Ministers must raise the minimum wage by 20 per cent for people on zero hours contracts as well as increasing housing benefits if they are to tackle poverty in the short-term, the researchers said.

Article continues below

But without long-term reforms the government will face a perpetual choice between paying “constantly rising” social security bills or “allowing the number of working families in poverty to increase unchecked, as is currently the case,” according to the report.

That should involve more bargaining power for unions as well as transforming the benefits system – which was “eroded during the transition to universal credit” – to ensure people are better off.

Tackling in-work poverty with an eye on the future also means minimising the proportion of household income that must be spent on housing costs, IPPR said, calling for higher taxes for property owners and radical investment in building more homes. 

Parents and carers with children under five should be given cash support to cover childcare, they added, and the families of school-age kids should have access to wraparound care.

“These shocking new figures should be a wake-up call for everyone concerned about our future,” said Clare McNeil, associate director for IPPR.

“A growing private rented sector coupled with high rents enriches property owners at the expense of renters, and represents a transfer of wealth away from people who already have very little, into the hands of others who are steadily accumulating more.  

“We need an alternative to what the government calls ‘levelling up’. That should look beyond headline incomes to the true costs and obstacles people face when struggling to make work pay. Otherwise more and more families who were once ‘just about managing’ will join the growing number who are ‘no longer managing’. 

“Short-term fixes are needed to alleviate the immediate crisis, but to solve the underlying problem we need a far deeper rethink of housing, childcare, social security and work.” 

The Big Issue is offering free training and job search help to anyone who needs it with our new RORA Jobs and Training Toolkit. Sign up to receive a free three-month digital subscription to The Big Issue, access to dozens of free or discounted online training courses and the ability to search hundreds of thousands of jobs.

If you are out of work or worried about work and looking for immediate, practical advice call The Big Issue Jobs helpline on 0204 534 2810 or email RORAhelp@momentagroup.com.

Career tips and advice from our Jobs and Training series:

Advertisement

Bigger Issues need bigger solutions

Big Issue Group is creating new solutions through enterprise to unlock opportunities for the 14.5 million people living in poverty to earn, learn and thrive. Big Issue Group brings together our media and investment initiatives as well as a diverse and pioneering range of new solutions, all of which aim to dismantle poverty by creating opportunity. Learn how you can change lives today.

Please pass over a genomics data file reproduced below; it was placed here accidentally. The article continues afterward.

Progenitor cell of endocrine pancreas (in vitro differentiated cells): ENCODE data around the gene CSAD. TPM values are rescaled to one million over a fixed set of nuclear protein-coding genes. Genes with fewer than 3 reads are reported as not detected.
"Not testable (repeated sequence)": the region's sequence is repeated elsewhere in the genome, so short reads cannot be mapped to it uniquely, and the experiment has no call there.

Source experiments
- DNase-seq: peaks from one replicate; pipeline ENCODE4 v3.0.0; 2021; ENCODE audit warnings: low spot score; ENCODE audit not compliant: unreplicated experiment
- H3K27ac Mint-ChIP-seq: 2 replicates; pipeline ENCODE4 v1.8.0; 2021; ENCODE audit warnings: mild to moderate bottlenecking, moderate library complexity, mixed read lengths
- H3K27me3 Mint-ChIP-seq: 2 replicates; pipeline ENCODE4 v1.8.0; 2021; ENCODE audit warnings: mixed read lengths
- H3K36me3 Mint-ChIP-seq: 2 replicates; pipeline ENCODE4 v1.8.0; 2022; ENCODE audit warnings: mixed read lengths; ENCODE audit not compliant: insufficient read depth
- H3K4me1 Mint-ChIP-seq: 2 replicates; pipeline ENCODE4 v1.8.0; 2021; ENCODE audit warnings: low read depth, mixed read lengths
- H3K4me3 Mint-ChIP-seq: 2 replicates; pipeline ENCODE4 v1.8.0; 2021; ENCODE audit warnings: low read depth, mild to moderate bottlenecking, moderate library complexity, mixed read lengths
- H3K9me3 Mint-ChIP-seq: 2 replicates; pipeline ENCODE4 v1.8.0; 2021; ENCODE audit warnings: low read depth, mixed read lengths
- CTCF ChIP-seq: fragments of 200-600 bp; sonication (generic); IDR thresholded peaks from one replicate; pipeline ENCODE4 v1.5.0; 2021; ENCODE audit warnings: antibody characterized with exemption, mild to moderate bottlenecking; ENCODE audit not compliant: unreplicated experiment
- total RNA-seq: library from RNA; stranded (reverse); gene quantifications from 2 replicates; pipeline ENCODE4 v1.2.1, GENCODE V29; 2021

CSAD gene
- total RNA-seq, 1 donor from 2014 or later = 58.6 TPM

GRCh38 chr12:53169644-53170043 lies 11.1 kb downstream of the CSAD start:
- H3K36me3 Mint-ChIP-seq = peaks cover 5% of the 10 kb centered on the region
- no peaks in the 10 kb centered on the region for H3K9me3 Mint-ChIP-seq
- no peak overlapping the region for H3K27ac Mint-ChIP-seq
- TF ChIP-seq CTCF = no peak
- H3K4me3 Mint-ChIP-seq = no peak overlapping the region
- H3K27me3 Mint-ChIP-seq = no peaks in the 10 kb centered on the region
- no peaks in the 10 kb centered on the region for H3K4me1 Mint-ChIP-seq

Recommended for you

Read All
BT workers vote for first national call centre strike in UK history
Strike action

BT workers vote for first national call centre strike in UK history

What is a universal basic income and why is Wales giving it to care leavers?
UBI

What is a universal basic income and why is Wales giving it to care leavers?

The next Mick Lynch? As strike action escalates, these are the union leaders you may come to know
Strike action

The next Mick Lynch? As strike action escalates, these are the union leaders you may come to know

Wales launches monthly £1,600 universal basic income payments for care leavers
Universal basic income

Wales launches monthly £1,600 universal basic income payments for care leavers

Most Popular

Read All
Exclusive: BT call centre sets up 'food bank' for its own staff
1.

Exclusive: BT call centre sets up 'food bank' for its own staff

Prince William: 'Why I wanted to work with The Big Issue'
2.

Prince William: 'Why I wanted to work with The Big Issue'

Rainn Wilson emailed Star Trek: Strange New Worlds to say Harry Mudd would 'fit right in'
3.

Rainn Wilson emailed Star Trek: Strange New Worlds to say Harry Mudd would 'fit right in'

The UK approach to replacing the Human Rights Act is just as worrying as the replacement itself
4.

The UK approach to replacing the Human Rights Act is just as worrying as the replacement itself

Keep up to date with The Big Issue. The leading voice on life, politics, culture and social activism direct to your inbox.